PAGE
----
One-hundred eighteen patients met inclusion/exclusion criteria for this study (Fig. 1). Two additional patients were excluded due to indication for anticoagulation (mechanical valve). The baseline characteristics of the 116 patients are shown in Table 1. The median age was 77 years; 57% were women; 74% were white. Indications for warfarin therapy could be divided into two groups: arterial (atrial fibrillation [n = 86] and antiphospholipid antibody syndrome [n = 2]) and venous (deep vein thrombosis and pulmonary embolism [n = 28]). Thirty-four patients had ischemic stroke; 12 TIA; 24 hemorrhagic strokes; and 46 stroke mimics. Four patients received thrombolytic therapy (rt-PA) and 1 patient received intra-arterial intervention. Common stroke mimics included: seizure (n = 6), infection (n = 6), dementia/delirium (n = 3), hypoglycemia (n = 3), recrudescence (n = 4), drug toxicity (n = 4), systemic impairment (n = 4), and functional deficit (n = 2).

Table 1.

Patient characteristics: predictors of stroke in patients on warfarin

/WebMaterial/ShowPic/868685
Fig. 1.

Study flow diagram.

/WebMaterial/ShowPic/868679

Initial INR and Ischemic Stroke

Univariate analysis showed a statistically significant difference in the initial INR for ischemic versus non-ischemic patients (1.7 vs. 2.8, p < 0.001). The initial INR values ranged from 1 to 3.4 for ischemic patients versus 1 to 6.4 for those diagnosed with hemorrhagic strokes. Twenty-five percent of hemorrhages were supra-therapeutic and the mean INR was 2.7. Individuals diagnosed with ischemic stroke or TIA were more likely to be on warfarin therapy because of arterial indications, namely atrial fibrillation, compared to non-ischemic patients (87 vs. 67%, p = 0.024). The cause of stroke was most often cardioembolic (76%). Aside from a significant difference in platelet number between the ischemic and non-ische mic groups (252 vs. 215, p = 0.024), there were no other differences seen in patient char­acteristics, including initial National Institute of Health Stroke Scale (NIHSS), CHADS2, CHA2DS2VASc, and serum creatinine (Table 1). Results were unchanged when patients with hemorrhage (n = 24) were removed from analysis.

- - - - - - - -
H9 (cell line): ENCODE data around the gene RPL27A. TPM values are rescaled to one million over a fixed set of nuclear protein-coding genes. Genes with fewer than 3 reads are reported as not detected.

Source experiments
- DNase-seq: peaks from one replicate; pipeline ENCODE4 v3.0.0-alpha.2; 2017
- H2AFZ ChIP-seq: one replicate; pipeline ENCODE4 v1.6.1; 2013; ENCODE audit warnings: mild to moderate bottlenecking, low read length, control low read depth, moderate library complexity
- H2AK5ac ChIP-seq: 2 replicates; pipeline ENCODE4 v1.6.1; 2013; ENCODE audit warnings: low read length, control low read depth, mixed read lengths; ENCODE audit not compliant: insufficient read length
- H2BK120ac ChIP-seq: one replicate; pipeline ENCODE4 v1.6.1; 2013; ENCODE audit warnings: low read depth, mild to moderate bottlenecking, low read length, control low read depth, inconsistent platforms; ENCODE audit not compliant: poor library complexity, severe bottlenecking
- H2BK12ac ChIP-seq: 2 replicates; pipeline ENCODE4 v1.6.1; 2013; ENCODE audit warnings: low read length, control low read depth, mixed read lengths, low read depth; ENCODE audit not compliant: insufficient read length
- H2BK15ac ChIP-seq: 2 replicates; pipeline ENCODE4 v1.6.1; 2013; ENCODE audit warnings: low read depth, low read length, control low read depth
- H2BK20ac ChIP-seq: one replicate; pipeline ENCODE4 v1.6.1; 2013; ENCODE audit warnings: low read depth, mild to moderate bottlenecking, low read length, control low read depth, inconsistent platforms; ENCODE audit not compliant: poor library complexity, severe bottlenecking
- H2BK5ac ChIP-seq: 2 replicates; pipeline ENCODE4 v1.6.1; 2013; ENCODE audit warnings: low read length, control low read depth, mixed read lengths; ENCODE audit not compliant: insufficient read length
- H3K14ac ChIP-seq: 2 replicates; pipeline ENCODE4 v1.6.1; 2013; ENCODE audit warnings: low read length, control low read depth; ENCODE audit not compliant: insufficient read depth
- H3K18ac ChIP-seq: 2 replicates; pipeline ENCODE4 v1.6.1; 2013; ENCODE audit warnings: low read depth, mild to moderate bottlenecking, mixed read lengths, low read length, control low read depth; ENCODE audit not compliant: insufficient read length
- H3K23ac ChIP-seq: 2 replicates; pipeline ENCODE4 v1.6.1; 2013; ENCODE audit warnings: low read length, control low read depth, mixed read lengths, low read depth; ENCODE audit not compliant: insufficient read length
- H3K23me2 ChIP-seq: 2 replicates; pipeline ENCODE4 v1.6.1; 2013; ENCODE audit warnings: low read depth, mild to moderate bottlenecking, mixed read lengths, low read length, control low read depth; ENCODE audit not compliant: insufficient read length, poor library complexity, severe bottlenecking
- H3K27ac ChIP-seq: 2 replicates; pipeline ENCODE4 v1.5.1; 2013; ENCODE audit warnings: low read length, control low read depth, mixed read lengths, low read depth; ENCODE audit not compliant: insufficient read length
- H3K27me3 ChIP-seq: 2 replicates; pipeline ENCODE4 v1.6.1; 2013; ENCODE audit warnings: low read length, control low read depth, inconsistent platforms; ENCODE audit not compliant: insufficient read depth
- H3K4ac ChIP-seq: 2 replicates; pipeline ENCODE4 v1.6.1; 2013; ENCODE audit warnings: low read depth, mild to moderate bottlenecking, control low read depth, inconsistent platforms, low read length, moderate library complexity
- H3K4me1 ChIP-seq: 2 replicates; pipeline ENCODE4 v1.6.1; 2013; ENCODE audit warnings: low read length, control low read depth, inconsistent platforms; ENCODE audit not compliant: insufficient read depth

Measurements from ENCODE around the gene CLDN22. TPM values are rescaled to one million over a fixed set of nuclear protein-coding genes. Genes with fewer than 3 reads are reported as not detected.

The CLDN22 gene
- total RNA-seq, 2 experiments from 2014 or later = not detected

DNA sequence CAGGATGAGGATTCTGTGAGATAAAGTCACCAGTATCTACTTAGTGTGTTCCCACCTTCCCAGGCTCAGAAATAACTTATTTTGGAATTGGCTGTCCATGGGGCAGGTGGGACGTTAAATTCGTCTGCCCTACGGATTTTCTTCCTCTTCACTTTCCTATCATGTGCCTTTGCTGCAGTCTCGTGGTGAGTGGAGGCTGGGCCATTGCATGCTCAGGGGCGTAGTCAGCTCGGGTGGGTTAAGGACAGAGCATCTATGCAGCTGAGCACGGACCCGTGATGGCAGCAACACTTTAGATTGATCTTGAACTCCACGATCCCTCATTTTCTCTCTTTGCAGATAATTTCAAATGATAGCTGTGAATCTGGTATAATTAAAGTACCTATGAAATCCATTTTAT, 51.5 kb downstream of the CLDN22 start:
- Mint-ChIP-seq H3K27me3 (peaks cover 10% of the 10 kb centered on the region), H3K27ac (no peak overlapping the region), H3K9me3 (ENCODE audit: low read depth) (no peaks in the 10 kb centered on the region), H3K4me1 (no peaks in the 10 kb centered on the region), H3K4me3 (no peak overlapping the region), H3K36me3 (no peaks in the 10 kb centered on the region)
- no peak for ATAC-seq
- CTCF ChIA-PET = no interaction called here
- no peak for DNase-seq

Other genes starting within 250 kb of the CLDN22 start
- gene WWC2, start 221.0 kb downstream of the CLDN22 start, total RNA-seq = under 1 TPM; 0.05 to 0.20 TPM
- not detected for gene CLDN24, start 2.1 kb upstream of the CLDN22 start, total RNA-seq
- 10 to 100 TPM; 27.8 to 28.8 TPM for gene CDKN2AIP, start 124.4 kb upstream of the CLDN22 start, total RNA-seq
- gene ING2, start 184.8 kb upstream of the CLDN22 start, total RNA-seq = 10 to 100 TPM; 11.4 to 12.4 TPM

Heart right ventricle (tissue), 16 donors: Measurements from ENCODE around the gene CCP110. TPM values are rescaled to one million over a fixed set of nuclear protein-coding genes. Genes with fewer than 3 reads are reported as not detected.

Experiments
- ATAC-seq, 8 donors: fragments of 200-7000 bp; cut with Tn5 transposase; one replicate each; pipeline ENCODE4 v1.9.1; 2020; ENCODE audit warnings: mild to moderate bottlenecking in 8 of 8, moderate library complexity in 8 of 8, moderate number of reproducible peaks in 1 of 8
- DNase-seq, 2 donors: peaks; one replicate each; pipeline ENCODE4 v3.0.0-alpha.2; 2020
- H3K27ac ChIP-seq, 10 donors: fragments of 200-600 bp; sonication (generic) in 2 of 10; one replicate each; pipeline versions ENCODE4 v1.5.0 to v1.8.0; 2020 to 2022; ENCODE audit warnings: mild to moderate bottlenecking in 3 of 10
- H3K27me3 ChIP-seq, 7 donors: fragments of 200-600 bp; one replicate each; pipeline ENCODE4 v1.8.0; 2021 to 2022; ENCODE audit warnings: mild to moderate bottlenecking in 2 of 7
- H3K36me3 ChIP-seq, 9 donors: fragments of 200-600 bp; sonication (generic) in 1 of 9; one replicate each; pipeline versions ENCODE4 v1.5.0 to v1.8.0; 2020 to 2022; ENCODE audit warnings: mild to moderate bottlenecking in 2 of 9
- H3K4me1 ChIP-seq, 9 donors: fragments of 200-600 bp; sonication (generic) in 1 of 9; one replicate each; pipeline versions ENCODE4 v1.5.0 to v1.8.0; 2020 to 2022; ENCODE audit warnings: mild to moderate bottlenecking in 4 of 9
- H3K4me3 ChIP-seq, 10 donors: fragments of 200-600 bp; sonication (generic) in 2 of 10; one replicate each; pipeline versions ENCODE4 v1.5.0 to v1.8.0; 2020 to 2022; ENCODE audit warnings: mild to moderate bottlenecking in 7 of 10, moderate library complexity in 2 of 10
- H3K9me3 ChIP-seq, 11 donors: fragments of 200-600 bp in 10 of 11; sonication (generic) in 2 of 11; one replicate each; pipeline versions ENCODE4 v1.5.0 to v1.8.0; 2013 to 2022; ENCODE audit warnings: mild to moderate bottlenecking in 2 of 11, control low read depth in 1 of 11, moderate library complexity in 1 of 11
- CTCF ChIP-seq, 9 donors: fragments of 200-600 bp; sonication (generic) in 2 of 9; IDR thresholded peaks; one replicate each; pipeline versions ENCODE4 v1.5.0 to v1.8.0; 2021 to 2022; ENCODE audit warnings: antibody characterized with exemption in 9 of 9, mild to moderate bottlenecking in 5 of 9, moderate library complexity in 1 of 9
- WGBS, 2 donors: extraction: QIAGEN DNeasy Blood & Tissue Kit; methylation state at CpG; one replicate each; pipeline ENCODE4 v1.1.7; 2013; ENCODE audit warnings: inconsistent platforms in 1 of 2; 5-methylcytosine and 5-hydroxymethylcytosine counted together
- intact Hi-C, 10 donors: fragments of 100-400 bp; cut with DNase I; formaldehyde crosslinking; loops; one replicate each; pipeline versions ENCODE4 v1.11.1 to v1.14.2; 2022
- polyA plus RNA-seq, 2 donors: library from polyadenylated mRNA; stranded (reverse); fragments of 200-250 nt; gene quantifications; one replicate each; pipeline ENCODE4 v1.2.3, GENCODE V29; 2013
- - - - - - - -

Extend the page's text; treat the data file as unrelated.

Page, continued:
A multivariable regression was performed with 5 independent variables: age, sex, race, initial INR, and indication for warfarin. Initial INR (OR per 1.0-point increase 0.30; 95% confidence interval [CI] 0.17–0.55) and arterial indication for warfarin (OR 4.11; 95% CI 1.33–12.67) remained statistically significant (Table 2).